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Hinton Hog Farmer Adds Circular Manure Storage


Conservation Showcase

 

By Jason Johnson, Public Affairs SpecialistAllen Binneboese

Manure spilling onto cropland, years of dealing with messy liquid manure and striving to be a good neighbor prompted Hinton, Iowa, farmer Allen Binneboese to find a better way to store manure for his 360-head hog finishing operation.

After reading about manure storage facilities in a farm magazine, Binneboese contacted his local USDA Natural Resources Conservation Service (NRCS) office in LeMars to learn more. He found he could receive cost-share through the Environmental Quality Incentives Program (EQIP) to install such a structure.

In 2002, Binneboese signed an EQIP contract for a circular concrete manure storage structure. A circular concrete manure storage system allows manure to be temporarily stored, without risk of leaching or runoff, until the operator is ready to use it as fertilizer.

EQIP is a voluntary USDA program administered by the NRCS. It offers financial and technical assistance to install or implement structural and management practices on eligible agricultural land.

The circular concrete manure storage structure was constructed on Binneboese's farm in 2005. "Before I installed the storage structure, manure was spilling into a drainageway," he said. "It would make a mess out in the field, to the point where there was too much nitrogen and nutrients in the field to farm it."

Binneboese said he now has a lot less trouble handling the manure. "I keep the nutrients here and the neighbors happy."

This manure storage system has the capacity to hold 200,000 gallons of manure per year.The new manure storage structure also helps Binneboese save money. He is able to use manure to apply more of his crop's nutrient requirements than he could before. "I don't have to buy phosphorus or potash," he said. Binneboese can apply approximately 200,000 gallons of manure per year from his manure storage to his 470 acres of cropland.

"[The new storage] saves me time and makes me more efficient," said Binneboese. "Before, it was a problem in that manure was running here and there. It was just hard to handle, whereas now the manure is easier to work with in every way."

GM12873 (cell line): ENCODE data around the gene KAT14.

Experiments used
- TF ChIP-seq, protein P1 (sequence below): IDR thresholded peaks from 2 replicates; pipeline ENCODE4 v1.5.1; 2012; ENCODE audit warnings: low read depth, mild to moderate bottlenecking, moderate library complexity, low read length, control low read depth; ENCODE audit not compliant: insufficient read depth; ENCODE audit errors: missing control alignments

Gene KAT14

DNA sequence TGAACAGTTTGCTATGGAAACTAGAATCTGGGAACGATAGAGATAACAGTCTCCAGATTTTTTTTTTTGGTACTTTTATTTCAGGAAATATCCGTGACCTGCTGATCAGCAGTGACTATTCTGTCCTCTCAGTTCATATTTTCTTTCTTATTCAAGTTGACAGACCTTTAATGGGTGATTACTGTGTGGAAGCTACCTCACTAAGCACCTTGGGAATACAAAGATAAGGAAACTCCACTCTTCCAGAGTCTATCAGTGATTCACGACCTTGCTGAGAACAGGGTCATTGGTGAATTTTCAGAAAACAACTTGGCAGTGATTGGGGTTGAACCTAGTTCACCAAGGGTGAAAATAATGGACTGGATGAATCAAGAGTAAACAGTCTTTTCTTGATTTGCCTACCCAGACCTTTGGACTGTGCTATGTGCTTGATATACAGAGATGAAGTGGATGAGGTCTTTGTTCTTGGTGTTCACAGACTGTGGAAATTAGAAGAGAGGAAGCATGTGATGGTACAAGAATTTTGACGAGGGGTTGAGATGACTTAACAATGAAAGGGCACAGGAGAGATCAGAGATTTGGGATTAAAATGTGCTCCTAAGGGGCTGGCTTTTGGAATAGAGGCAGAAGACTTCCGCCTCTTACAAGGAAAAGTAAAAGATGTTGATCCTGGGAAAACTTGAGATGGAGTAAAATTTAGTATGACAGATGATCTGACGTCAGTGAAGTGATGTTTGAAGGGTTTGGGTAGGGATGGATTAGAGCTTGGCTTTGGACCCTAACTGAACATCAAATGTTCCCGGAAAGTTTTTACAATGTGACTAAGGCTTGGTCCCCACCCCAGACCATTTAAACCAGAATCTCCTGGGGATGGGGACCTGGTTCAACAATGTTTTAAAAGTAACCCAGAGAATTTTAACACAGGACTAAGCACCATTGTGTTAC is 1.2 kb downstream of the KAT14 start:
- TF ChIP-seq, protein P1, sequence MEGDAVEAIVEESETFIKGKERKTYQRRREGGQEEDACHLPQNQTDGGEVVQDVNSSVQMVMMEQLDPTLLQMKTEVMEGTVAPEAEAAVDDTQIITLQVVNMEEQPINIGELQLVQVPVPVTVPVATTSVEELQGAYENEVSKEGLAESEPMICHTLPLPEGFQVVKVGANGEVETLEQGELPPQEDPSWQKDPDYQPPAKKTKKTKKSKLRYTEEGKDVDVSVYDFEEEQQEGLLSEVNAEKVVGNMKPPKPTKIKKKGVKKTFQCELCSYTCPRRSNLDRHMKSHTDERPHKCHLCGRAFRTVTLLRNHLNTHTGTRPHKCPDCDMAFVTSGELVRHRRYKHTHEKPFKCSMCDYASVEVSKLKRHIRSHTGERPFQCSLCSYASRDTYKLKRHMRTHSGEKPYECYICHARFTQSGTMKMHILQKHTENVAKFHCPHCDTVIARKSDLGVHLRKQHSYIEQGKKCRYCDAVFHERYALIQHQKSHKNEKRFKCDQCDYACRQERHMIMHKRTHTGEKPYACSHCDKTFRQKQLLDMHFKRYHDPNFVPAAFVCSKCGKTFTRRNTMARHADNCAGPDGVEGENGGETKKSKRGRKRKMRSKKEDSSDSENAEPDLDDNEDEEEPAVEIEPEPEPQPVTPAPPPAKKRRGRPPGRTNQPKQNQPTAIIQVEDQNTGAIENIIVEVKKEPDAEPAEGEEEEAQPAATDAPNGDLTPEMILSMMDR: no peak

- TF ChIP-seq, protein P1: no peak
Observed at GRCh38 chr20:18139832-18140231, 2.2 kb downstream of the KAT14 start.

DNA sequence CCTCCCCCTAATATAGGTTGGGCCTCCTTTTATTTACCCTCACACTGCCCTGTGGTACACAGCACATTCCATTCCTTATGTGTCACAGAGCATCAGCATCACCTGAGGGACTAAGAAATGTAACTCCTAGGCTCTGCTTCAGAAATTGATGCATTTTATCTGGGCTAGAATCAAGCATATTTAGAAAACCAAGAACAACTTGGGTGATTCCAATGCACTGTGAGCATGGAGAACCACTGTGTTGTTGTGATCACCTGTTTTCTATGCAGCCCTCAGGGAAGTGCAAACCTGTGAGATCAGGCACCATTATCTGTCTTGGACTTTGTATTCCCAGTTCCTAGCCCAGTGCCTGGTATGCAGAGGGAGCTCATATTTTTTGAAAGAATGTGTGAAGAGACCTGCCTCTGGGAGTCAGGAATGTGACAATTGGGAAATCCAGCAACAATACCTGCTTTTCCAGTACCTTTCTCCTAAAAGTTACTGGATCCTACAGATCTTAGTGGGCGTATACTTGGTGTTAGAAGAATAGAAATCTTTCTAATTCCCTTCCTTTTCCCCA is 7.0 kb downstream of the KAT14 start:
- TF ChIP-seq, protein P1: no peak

Binneboese Tests Own Soil

To save even more money, Binneboese completes his own soil testing. He and a partner have done this for three years, taking a soil probe for every soil type or every ten acres, whichever comes first. "We have the soil tests processed at Iowa State," he said. "We have been very satisfied with the results."

Binneboese said soil tests show he can apply less phosphorus and potash than he was applying before. "I found out the P and K levels were higher in the field than I thought," he said. "I needed to use a lot less of it. In fact, I discontinued P and K applications the last two years on all my corn acres."

Stewardship Success

Binneboese has farmed for more than 30 years. He lives in the house where he was raised, and farms the same ground his father worked in the 1950s. Because of leaching and soil erosion, he said corn would only get about knee high in many spots. Since then, Binneboese has adopted several conservation practices to reduce soil erosion, keep water sources clean and restore soil quality.

Plymouth County District Conservationist Jim Lahn said Binneboese has taken a lot of conservation steps throughout the years. "Along with the manure storage facility, Allen follows nutrient and pest management plans. He's installed terraces, worked in crop rotations to include oats, and now he uses no-till farming," said Lahn.

When diesel fuel prices went over $2 per gallon, Binneboese tried no-till for the first time. "I saved so many trips, including two diskings and a field cultivator. That's three trips before the planter," he said. "Plus, I saved on time running the machinery."

Binneboese said he saw no drop in yield with no-till. "I didn't see any loss with no-till. My yields were comparable to my neighbor's, who does a lot of tillage," he said. "No-till is so good for conserving the soil. You hold a lot more water. No-till helps build up the soil for the next generation—somebody's going to want to eat 10, 20, 50, 100 years from now."

Trying new conservation practices has been a fun experience for Binneboese. "It's helped my yields increase and it's better for the soil, water and environment," he said. "I don't like to see pollutants end up in the Gulf. We need to protect and keep our aquifers clean, so we can use them for the next generation."

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